It was a dispute over $200 in rent, a landlord-tenant disagreement that probably happens all the time in New York.
But this one had a grim climax that was captured in a startling video — the landlord dead, his tenant accused of killing him, a violent end to a story that began as one immigrant trying to help another.
Edgar Moncayo, 71, and Alex Garces, 22, both arrived in Queens from Ecuador, though several decades apart, looking for work. Both struggled to make ends meet — Mr. Moncayo was a valet at two parking lots and Mr. Garces was an undocumented laborer working construction.
In December, Mr. Moncayo rented a small room in his modest East Elmhurst home to Mr. Garces, who arrived from Ambato, Ecuador, three years ago.
He was sympathetic to the young man’s struggles because they resonated with his early experiences in New York, Mr. Moncayo’s family said, so he had agreed to delay a third of the $600 monthly rent after Mr. Garces told him he did not have enough money.
But an altercation on Jan. 12, recorded by a home security camera, spiraled out of control — a man later identified as Mr. Garces is seen shoving Mr. Moncayo down the steps of his home causing him to hit his head on the sidewalk. Mr. Moncayo was taken to a nearby hospital where he was pronounced dead.
Mr. Garces was charged with manslaughter in Mr. Moncayo’s death and faces up to 25 years in prison if convicted. He pleaded not guilty at his arraignment.
“My grandfather was very generous,” said Juan Farfan, 26, one of Mr. Moncayo’s seven grandchildren. “My grandfather felt for everyone. My grandfather felt everyone’s pain because he was also an immigrant.”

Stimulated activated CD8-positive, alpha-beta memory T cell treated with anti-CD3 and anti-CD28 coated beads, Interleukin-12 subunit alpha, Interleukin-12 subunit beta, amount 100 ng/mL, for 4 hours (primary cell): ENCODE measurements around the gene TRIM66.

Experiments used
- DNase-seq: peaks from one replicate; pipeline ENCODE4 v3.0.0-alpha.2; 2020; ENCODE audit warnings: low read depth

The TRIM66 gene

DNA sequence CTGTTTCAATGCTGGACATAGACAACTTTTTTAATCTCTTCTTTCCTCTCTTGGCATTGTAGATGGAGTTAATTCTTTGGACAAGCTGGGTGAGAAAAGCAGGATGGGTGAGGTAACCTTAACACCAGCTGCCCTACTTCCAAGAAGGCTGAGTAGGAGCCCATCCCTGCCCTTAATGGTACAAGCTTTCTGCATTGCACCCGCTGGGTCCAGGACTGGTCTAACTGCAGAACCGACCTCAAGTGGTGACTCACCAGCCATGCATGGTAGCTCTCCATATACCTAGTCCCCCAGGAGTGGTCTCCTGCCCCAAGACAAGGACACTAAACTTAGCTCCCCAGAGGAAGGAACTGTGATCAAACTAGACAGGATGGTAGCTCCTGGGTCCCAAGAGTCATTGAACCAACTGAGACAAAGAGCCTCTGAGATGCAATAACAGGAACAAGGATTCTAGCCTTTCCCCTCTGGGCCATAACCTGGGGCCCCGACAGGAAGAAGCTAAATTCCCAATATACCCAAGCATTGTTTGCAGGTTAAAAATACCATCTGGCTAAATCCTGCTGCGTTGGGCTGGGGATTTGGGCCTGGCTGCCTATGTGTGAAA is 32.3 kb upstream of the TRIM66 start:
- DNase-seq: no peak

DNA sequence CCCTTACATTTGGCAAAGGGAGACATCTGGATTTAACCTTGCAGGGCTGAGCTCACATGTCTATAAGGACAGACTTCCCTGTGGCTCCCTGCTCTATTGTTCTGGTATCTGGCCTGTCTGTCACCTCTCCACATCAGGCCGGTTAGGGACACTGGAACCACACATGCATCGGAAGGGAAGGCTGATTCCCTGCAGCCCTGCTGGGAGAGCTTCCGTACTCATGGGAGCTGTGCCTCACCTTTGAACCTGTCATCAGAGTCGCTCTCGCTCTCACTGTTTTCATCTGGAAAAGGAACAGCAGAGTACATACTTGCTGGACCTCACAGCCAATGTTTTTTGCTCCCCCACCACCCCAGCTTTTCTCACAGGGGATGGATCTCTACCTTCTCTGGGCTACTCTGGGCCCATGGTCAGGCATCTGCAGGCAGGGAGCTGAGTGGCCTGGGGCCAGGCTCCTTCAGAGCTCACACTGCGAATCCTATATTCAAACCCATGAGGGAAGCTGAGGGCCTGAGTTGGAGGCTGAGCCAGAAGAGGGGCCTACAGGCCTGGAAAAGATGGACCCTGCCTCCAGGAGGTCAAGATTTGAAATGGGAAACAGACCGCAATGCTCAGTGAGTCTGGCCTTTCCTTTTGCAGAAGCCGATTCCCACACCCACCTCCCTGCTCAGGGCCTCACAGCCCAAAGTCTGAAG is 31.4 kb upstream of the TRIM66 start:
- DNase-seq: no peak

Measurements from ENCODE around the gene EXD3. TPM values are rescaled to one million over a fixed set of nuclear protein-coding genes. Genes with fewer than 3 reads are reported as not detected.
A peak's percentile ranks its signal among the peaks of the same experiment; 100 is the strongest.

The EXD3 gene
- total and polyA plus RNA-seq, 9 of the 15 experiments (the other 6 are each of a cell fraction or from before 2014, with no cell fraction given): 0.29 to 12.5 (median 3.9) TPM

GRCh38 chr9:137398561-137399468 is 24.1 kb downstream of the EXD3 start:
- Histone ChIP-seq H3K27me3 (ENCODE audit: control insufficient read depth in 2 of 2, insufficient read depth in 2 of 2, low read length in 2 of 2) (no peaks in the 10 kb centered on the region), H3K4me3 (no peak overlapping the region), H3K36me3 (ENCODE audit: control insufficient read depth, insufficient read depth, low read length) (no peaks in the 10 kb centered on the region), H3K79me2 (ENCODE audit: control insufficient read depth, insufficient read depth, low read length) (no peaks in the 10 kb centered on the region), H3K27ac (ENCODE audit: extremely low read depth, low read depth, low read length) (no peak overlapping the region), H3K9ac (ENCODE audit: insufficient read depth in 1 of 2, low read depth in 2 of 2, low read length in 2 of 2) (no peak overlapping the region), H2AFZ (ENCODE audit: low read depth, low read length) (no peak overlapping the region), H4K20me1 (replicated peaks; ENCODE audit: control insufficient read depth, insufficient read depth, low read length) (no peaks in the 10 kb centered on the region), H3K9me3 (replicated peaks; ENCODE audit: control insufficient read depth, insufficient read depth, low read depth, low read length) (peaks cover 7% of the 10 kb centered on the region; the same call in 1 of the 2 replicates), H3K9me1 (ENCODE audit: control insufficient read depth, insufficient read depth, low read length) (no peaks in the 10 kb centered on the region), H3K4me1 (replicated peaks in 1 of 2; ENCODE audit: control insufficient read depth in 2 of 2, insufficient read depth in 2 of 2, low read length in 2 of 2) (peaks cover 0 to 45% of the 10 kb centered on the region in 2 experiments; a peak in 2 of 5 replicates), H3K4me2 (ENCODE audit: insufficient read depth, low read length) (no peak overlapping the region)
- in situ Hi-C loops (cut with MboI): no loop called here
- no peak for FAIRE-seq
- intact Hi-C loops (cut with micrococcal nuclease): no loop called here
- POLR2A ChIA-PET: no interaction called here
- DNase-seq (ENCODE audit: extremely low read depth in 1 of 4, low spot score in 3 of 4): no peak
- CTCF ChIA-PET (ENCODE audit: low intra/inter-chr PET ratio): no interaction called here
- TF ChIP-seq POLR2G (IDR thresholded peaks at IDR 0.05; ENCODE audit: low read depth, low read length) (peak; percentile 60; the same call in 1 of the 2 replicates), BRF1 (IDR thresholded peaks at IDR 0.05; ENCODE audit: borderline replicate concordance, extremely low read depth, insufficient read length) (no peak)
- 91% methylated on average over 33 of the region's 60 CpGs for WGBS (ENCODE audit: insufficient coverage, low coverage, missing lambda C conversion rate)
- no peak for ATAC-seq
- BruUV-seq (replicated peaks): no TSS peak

While Mr. Moncayo’s violent death has traumatized his family, it has also shed light on the informal transactions that are common in many heavily-immigrant communities like East Elmhurst, a hub for Ecuadoreans, where most residents live close to the bone and work precarious jobs.
“Everybody who owns a home here will also rent out rooms because there is such an influx of new immigrants,” said Diana Moreno, a director at New Immigrant Community Empowerment, an advocacy group for day laborers.
Mr. Moncayo, a former accountant and a one-time professional soccer player in Ecuador, worked long hours in parking lots in Manhattan, while supplementing his earnings with rent from tenants based on verbal agreements.
For Mr. Garces, who was part of an underground economy of nonunion construction workers , $200 could represent a large chunk of a week’s wages or two weeks worth of groceries.
“He’s not even working-class, he’s poor,” said Sanders Denis, Mr. Garces’s defense lawyer. “Two hundred dollars is a lot for him.”
Mr. Garces had paid Mr. Moncayo $400 at the start of December, saying that was all he had, Sonia Maldonado, his widow recalled in an interview. Mr. Moncayo at the time agreed, she said, to defer the remainder.
In neighborhoods with large immigrant populations “we see a lot of very informal agreements and disputes between landlords and tenants,” said Ivan Contreras, a community organizer for Woodside on the Move, a tenant advocacy group. “But they’re both working class — and they’re both struggling.”